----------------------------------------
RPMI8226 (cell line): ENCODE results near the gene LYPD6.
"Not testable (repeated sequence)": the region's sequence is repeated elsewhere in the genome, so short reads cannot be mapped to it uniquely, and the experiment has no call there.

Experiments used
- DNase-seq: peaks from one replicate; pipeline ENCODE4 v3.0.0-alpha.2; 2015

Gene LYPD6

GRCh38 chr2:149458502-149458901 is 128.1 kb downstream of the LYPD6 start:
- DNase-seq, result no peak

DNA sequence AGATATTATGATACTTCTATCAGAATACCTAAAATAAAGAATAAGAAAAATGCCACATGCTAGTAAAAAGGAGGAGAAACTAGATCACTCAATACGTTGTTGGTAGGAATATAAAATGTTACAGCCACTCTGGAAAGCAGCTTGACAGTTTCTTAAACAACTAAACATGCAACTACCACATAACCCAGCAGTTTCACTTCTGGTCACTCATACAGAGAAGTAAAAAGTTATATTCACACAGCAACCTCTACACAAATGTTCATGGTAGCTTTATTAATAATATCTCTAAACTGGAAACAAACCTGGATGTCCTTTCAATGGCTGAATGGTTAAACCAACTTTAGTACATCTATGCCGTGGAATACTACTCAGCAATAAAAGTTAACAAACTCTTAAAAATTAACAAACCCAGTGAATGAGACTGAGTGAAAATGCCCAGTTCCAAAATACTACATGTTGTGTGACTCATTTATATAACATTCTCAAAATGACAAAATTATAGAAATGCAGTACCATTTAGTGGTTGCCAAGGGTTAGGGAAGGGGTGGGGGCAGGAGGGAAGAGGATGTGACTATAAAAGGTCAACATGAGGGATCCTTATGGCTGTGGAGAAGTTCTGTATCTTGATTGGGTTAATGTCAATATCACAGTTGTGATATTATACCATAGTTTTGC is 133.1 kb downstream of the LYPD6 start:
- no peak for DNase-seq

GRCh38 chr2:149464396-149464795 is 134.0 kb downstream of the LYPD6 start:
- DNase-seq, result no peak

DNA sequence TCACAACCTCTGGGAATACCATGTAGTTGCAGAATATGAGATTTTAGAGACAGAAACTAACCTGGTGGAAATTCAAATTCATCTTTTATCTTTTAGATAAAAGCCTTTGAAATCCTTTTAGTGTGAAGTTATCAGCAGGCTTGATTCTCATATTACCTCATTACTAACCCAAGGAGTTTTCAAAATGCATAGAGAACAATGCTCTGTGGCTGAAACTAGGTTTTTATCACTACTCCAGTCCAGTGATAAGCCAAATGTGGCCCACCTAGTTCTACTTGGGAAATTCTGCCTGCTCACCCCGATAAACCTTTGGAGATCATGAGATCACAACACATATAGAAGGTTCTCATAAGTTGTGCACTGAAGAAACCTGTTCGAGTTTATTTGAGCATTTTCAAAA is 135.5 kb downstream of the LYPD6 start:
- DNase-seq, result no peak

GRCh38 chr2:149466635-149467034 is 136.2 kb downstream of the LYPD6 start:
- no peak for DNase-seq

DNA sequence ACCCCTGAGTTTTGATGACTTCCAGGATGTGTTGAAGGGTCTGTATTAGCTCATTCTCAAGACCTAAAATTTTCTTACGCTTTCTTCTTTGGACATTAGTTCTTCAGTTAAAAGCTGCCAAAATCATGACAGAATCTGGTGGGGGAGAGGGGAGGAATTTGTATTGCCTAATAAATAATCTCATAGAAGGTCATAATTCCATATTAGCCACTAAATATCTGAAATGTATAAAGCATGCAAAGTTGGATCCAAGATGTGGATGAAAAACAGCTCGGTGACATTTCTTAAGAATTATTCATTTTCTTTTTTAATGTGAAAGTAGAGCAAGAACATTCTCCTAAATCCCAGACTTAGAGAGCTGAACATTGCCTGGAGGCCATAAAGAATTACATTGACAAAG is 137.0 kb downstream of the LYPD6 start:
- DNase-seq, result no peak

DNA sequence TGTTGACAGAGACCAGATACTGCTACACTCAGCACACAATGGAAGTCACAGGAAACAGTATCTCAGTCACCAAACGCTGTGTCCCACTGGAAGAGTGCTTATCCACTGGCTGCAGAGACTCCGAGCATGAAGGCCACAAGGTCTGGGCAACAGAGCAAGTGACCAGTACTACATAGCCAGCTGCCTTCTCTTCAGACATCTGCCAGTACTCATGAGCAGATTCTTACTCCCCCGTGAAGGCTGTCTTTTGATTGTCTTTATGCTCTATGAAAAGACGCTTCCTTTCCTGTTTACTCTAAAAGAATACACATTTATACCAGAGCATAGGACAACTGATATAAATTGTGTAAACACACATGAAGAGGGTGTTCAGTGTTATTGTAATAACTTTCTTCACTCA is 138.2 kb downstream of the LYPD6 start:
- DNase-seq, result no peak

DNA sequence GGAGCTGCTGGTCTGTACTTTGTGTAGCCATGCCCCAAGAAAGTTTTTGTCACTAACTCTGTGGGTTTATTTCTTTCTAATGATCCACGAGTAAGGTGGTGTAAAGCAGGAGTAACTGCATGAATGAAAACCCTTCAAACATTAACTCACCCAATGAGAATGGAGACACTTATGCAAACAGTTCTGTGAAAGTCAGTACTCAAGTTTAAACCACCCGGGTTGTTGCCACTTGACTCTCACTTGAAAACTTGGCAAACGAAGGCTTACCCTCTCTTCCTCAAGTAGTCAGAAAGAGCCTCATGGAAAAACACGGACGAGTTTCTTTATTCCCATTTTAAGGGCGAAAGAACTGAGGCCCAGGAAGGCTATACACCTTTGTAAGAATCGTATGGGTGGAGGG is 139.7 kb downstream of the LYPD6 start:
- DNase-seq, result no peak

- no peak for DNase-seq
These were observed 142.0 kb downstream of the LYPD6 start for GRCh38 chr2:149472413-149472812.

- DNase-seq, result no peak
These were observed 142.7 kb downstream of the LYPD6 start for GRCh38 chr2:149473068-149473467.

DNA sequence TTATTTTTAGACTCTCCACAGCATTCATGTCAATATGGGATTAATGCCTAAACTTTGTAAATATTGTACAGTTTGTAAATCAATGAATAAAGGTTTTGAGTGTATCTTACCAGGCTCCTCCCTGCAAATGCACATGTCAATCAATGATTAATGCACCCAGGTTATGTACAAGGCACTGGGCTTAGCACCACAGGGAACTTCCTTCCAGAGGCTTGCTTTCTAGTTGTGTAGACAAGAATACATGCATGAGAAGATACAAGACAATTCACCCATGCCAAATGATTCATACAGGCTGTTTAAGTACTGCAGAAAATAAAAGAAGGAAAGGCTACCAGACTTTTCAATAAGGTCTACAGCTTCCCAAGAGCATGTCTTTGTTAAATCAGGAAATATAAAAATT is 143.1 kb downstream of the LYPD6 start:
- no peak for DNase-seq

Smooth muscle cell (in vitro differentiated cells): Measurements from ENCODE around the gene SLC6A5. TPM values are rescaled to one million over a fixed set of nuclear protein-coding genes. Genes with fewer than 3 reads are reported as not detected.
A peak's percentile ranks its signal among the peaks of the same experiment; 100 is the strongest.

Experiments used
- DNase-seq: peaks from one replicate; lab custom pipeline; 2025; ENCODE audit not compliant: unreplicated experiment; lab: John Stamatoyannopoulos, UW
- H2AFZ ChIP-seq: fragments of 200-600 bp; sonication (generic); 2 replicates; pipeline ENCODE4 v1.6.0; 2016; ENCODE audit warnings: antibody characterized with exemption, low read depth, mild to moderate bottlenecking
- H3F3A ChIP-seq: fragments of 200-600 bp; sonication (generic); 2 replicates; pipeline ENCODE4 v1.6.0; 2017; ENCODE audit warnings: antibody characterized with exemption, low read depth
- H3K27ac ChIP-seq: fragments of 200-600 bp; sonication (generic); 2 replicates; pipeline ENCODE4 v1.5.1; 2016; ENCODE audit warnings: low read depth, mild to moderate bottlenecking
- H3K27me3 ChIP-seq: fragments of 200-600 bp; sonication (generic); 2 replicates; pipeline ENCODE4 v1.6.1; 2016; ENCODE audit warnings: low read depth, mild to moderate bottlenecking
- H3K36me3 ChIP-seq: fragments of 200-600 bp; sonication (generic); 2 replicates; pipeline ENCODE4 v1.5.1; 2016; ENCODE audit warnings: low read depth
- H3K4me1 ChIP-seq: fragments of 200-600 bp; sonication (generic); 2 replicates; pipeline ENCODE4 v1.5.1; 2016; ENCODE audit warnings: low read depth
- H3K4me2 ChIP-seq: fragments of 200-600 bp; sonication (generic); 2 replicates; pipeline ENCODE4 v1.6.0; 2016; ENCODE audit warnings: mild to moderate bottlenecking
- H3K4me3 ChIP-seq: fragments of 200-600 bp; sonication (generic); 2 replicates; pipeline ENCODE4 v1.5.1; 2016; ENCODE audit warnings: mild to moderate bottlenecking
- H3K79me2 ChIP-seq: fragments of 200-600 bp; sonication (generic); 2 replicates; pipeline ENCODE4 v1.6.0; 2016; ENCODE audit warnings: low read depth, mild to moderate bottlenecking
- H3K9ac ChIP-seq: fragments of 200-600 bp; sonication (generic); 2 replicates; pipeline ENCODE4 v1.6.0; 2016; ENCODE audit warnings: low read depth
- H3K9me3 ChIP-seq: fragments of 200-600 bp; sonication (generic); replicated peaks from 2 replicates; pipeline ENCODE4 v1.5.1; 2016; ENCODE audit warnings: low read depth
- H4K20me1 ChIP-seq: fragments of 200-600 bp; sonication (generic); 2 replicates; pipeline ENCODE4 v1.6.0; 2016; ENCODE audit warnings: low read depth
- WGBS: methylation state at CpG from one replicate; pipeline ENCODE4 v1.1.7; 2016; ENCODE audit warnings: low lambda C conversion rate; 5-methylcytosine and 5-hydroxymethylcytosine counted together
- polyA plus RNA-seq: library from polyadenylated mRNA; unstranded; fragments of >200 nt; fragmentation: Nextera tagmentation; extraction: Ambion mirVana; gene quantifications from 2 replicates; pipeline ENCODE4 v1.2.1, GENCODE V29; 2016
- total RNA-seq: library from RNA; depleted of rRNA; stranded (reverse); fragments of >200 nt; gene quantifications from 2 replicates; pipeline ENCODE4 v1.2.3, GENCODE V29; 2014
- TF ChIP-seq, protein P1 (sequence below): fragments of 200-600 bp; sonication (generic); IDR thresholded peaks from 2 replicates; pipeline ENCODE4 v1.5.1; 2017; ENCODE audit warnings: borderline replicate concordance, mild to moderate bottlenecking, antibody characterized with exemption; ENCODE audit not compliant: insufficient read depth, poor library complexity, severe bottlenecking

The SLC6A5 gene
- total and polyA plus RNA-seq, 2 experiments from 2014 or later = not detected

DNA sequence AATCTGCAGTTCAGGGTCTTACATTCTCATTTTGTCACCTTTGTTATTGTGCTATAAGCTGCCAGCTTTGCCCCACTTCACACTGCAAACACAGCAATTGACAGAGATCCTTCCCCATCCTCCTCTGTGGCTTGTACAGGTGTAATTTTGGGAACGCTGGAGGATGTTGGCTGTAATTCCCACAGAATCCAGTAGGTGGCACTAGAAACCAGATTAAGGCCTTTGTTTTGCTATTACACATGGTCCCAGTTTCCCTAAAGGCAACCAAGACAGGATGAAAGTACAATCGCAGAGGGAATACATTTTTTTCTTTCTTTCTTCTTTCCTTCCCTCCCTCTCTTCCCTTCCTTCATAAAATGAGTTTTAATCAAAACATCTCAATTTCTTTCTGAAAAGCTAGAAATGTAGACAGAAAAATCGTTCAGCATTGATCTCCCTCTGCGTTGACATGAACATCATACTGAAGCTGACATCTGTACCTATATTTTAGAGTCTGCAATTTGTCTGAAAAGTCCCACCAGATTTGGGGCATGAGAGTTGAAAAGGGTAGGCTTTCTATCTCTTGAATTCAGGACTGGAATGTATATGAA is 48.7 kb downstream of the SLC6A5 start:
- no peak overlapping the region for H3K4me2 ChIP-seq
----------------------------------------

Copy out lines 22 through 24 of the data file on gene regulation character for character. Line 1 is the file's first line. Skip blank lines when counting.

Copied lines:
- no peak for DNase-seq
These were observed 142.0 kb downstream of the LYPD6 start for GRCh38 chr2:149472413-149472812.

- DNase-seq, result no peak